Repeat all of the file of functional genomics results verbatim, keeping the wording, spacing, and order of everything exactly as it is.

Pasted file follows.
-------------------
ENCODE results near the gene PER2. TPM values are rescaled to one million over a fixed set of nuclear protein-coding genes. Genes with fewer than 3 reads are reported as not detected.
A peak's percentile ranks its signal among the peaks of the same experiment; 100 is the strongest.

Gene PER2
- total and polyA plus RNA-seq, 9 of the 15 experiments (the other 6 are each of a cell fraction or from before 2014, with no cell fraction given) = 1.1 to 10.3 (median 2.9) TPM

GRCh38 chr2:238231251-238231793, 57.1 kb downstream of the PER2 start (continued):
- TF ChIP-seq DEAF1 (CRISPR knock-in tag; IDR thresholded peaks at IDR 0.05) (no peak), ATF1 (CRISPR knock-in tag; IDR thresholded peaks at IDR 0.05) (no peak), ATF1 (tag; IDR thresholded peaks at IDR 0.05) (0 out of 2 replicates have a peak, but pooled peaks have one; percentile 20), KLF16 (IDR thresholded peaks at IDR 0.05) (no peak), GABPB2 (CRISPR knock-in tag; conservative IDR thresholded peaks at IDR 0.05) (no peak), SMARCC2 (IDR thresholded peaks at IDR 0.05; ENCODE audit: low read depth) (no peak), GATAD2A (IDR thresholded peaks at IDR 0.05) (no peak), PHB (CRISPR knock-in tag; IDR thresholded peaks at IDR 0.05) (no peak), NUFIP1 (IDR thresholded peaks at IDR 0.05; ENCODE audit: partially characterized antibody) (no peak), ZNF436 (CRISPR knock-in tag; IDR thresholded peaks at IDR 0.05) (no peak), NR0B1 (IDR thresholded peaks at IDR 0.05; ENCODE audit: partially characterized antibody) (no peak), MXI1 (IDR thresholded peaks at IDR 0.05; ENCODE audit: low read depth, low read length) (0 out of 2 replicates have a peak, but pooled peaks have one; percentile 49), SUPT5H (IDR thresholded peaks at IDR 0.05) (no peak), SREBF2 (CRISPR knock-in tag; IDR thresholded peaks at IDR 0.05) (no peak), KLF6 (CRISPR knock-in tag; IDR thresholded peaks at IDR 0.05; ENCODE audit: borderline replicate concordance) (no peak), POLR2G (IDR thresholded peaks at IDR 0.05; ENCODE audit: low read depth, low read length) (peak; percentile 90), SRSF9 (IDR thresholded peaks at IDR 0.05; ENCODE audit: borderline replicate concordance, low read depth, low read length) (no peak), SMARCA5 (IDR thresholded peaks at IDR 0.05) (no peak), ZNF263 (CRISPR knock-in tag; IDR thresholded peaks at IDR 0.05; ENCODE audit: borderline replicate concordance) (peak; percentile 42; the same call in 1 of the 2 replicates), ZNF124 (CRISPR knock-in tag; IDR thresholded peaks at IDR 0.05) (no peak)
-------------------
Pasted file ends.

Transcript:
ENCODE results near the gene PER2. TPM values are rescaled to one million over a fixed set of nuclear protein-coding genes. Genes with fewer than 3 reads are reported as not detected.
A peak's percentile ranks its signal among the peaks of the same experiment; 100 is the strongest.

Gene PER2
- total and polyA plus RNA-seq, 9 of the 15 experiments (the other 6 are each of a cell fraction or from before 2014, with no cell fraction given) = 1.1 to 10.3 (median 2.9) TPM

GRCh38 chr2:238231251-238231793, 57.1 kb downstream of the PER2 start (continued):
- TF ChIP-seq DEAF1 (CRISPR knock-in tag; IDR thresholded peaks at IDR 0.05) (no peak), ATF1 (CRISPR knock-in tag; IDR thresholded peaks at IDR 0.05) (no peak), ATF1 (tag; IDR thresholded peaks at IDR 0.05) (0 out of 2 replicates have a peak, but pooled peaks have one; percentile 20), KLF16 (IDR thresholded peaks at IDR 0.05) (no peak), GABPB2 (CRISPR knock-in tag; conservative IDR thresholded peaks at IDR 0.05) (no peak), SMARCC2 (IDR thresholded peaks at IDR 0.05; ENCODE audit: low read depth) (no peak), GATAD2A (IDR thresholded peaks at IDR 0.05) (no peak), PHB (CRISPR knock-in tag; IDR thresholded peaks at IDR 0.05) (no peak), NUFIP1 (IDR thresholded peaks at IDR 0.05; ENCODE audit: partially characterized antibody) (no peak), ZNF436 (CRISPR knock-in tag; IDR thresholded peaks at IDR 0.05) (no peak), NR0B1 (IDR thresholded peaks at IDR 0.05; ENCODE audit: partially characterized antibody) (no peak), MXI1 (IDR thresholded peaks at IDR 0.05; ENCODE audit: low read depth, low read length) (0 out of 2 replicates have a peak, but pooled peaks have one; percentile 49), SUPT5H (IDR thresholded peaks at IDR 0.05) (no peak), SREBF2 (CRISPR knock-in tag; IDR thresholded peaks at IDR 0.05) (no peak), KLF6 (CRISPR knock-in tag; IDR thresholded peaks at IDR 0.05; ENCODE audit: borderline replicate concordance) (no peak), POLR2G (IDR thresholded peaks at IDR 0.05; ENCODE audit: low read depth, low read length) (peak; percentile 90), SRSF9 (IDR thresholded peaks at IDR 0.05; ENCODE audit: borderline replicate concordance, low read depth, low read length) (no peak), SMARCA5 (IDR thresholded peaks at IDR 0.05) (no peak), ZNF263 (CRISPR knock-in tag; IDR thresholded peaks at IDR 0.05; ENCODE audit: borderline replicate concordance) (peak; percentile 42; the same call in 1 of the 2 replicates), ZNF124 (CRISPR knock-in tag; IDR thresholded peaks at IDR 0.05) (no peak)